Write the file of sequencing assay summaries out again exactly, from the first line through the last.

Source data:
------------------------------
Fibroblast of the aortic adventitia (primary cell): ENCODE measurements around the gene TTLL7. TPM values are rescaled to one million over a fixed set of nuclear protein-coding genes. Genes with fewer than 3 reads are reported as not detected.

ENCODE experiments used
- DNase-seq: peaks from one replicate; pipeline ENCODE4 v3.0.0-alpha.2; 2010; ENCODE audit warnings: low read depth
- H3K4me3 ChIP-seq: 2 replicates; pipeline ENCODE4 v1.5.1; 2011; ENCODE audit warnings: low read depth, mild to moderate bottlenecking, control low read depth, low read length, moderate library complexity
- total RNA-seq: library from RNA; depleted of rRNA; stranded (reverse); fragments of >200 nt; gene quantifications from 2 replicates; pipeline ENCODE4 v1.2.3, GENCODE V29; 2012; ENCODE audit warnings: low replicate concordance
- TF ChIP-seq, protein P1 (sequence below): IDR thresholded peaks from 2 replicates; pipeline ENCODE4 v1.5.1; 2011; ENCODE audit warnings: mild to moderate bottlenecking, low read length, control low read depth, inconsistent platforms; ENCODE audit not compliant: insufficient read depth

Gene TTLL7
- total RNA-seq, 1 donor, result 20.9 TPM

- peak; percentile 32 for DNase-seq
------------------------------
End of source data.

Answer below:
Fibroblast of the aortic adventitia (primary cell): ENCODE measurements around the gene TTLL7. TPM values are rescaled to one million over a fixed set of nuclear protein-coding genes. Genes with fewer than 3 reads are reported as not detected.

ENCODE experiments used
- DNase-seq: peaks from one replicate; pipeline ENCODE4 v3.0.0-alpha.2; 2010; ENCODE audit warnings: low read depth
- H3K4me3 ChIP-seq: 2 replicates; pipeline ENCODE4 v1.5.1; 2011; ENCODE audit warnings: low read depth, mild to moderate bottlenecking, control low read depth, low read length, moderate library complexity
- total RNA-seq: library from RNA; depleted of rRNA; stranded (reverse); fragments of >200 nt; gene quantifications from 2 replicates; pipeline ENCODE4 v1.2.3, GENCODE V29; 2012; ENCODE audit warnings: low replicate concordance
- TF ChIP-seq, protein P1 (sequence below): IDR thresholded peaks from 2 replicates; pipeline ENCODE4 v1.5.1; 2011; ENCODE audit warnings: mild to moderate bottlenecking, low read length, control low read depth, inconsistent platforms; ENCODE audit not compliant: insufficient read depth

Gene TTLL7
- total RNA-seq, 1 donor, result 20.9 TPM

- peak; percentile 32 for DNase-seq